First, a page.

NORFOLK -Officially, the prime spit of waterfront property off
the CampostellaBridge – valued at $1.6 million – has
been vacant for years.
A plan to
build 246 apartments there, approved by the city in 2011, fell through.
unbeknownst to the owners, the land has already been occupied.
Gallegos and her boyfriend, Phil Routson, arrived 18 months ago and claimed a
large clearing in the trees. Gino Linn Reid has lived next door, deeper into
the woods, for four years.
definitions, they’re homeless. But the homes they’ve made just east of the
bridge on the south side of the ElizabethRiver go far beyond tents
in the woods.
built a shack out of leftover pallets from cabinet and lumber stores down the
road and bought a gas generator for power. Reid, a registered sex offender
who’s spent 16 years in prison , made a frame from driftwood and draped it with
tarps. Inside, he has carpets, a gas grill, two couches, a sink, a
battery-operated TV and a small tent – where he sleeps. Outside are stone steps
and a brick walkway.
city and the property owner say all three need to leave.
week, the Norfolk Fire Marshal’s Office put orange “unfit for habitation”
notices on both makeshift homes.
heard about people living on the land during a community meeting in May, and
several staffers visited the site to talk with Gallegos, Routson and Reid, city
spokeswoman Lori Crouch said. Officials went back and posted the notices June
Levin, one of the partners in the group that owns the land, said he was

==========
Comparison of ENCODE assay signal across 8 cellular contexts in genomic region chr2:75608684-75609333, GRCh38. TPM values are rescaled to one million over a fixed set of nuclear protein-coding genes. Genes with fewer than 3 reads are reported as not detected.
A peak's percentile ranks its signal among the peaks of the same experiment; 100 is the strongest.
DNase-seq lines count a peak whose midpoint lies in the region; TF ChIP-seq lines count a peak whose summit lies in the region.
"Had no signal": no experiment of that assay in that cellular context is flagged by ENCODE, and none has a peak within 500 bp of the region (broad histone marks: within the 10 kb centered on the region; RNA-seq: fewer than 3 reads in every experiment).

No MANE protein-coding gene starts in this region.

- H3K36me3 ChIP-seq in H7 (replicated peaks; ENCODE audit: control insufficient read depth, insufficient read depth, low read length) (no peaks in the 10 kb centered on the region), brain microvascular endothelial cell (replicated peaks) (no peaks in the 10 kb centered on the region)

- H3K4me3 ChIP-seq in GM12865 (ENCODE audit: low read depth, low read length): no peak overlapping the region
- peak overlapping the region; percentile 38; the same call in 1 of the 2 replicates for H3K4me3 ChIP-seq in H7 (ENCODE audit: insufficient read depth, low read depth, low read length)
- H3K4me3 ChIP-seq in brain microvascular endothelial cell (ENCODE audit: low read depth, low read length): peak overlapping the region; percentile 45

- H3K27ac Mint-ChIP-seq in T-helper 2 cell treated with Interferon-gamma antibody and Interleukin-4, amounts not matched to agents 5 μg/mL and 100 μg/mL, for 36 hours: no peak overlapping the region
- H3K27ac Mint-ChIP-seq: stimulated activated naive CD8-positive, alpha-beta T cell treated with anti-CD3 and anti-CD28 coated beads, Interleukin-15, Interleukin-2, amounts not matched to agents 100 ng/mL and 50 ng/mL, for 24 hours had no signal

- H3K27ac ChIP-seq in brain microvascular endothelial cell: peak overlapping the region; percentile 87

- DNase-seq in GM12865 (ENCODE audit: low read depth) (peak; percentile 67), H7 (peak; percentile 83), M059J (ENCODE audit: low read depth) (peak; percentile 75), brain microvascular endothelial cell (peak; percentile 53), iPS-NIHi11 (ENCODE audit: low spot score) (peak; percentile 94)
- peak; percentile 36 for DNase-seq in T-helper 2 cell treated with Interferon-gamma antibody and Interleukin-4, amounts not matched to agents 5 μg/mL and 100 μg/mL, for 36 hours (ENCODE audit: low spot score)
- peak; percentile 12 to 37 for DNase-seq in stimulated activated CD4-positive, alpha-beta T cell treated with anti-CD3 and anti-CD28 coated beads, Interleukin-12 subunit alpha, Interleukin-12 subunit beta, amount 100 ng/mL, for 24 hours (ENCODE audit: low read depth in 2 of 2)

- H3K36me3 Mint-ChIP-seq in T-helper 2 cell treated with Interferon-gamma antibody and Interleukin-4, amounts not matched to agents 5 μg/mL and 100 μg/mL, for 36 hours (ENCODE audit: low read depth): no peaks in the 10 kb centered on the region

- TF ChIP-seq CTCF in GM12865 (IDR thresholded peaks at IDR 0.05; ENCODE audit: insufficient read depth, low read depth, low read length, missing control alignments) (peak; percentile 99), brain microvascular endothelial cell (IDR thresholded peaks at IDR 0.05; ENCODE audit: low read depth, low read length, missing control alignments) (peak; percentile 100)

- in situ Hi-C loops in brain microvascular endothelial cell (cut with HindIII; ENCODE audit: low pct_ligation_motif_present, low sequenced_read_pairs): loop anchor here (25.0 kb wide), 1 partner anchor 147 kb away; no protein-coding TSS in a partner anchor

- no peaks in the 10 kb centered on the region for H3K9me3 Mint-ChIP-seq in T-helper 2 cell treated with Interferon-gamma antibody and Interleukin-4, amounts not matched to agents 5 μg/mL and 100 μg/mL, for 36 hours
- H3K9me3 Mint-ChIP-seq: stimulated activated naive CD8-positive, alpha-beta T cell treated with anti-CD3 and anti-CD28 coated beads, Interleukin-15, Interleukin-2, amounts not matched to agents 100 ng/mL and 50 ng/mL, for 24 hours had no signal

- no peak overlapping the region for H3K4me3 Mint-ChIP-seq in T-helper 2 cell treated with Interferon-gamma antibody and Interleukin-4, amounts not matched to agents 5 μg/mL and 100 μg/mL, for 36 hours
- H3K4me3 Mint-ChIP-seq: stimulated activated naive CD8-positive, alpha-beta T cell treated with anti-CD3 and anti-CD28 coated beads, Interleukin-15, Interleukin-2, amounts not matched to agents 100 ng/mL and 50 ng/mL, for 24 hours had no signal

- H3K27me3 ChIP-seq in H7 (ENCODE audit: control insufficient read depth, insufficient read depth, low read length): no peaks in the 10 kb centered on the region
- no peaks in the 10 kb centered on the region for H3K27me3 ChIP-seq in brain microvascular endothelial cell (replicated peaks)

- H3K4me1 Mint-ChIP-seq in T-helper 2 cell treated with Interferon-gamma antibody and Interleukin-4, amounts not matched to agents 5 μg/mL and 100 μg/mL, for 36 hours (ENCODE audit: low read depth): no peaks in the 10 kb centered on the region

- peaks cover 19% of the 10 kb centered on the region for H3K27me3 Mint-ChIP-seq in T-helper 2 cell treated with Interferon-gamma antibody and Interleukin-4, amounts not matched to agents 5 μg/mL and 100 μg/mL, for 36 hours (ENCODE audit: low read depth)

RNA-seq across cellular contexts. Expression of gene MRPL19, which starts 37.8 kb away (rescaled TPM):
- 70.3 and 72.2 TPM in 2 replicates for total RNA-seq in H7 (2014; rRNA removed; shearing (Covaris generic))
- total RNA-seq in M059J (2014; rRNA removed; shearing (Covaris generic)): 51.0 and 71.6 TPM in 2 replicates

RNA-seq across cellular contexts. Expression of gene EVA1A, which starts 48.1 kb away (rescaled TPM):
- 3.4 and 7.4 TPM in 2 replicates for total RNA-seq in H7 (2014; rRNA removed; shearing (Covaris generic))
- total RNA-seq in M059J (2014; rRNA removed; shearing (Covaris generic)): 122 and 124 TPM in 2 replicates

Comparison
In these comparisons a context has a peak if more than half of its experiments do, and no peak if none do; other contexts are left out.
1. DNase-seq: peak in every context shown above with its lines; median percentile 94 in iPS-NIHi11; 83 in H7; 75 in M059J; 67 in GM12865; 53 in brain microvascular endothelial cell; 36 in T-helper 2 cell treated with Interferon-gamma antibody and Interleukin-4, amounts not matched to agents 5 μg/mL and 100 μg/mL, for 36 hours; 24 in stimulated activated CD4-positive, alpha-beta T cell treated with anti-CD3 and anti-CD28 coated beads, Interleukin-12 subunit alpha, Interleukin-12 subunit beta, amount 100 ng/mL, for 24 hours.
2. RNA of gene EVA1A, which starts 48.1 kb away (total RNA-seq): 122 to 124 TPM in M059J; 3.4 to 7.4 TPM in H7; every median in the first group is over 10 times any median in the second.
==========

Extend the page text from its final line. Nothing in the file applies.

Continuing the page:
sympathetic to the squatters but had no choice.
told him they need to leave, he said. And now that he’s aware, he worries he
would have legal liability if something happened to them. A part of him wishes
he still didn’t know.
ignorance is bliss,” he said, adding later, “If that guy got four years of
living out there and there was nowhere else to go, what can I say? I’m glad he
got four years.”
was once home to a Giant Open Air supermarket, part of a chain that merged with
Farm Fresh. Levin said the foundation of the store is still there.
said she and Routson wished they could stay in the home they made.
Wednesday, she was packing up the site while Routson was away helping his
parents with a broken-down car. He later said the two weren’t sure where they
would end up.
door, Reid wasn’t planning to go anywhere immediately.
gray-bearded 59-year-old is known to many in Norfolk for playing guitar outside the Target
on North Military Highway.
He also used to play downtown on Monticello
Wednesday, Reid sounded defiant: “As far as I’m concerned, they’re going to have
a hard time getting a truck in here to get me out, if they even decide to do
later, he was growing resigned to the idea of leaving. He just didn’t want to
been here so long,” he said. “It’s going to take me a while.”
director of Norfolk’s
Office to End Homelessness, said his staff is working with Reid, a Marine Corps
veteran. The U.S. Department of Veterans Affairs is also considering a housing
voucher that would help him pay for a new place to stay.
staffers are trying to find help for Gallegos and Routson, Crouch said.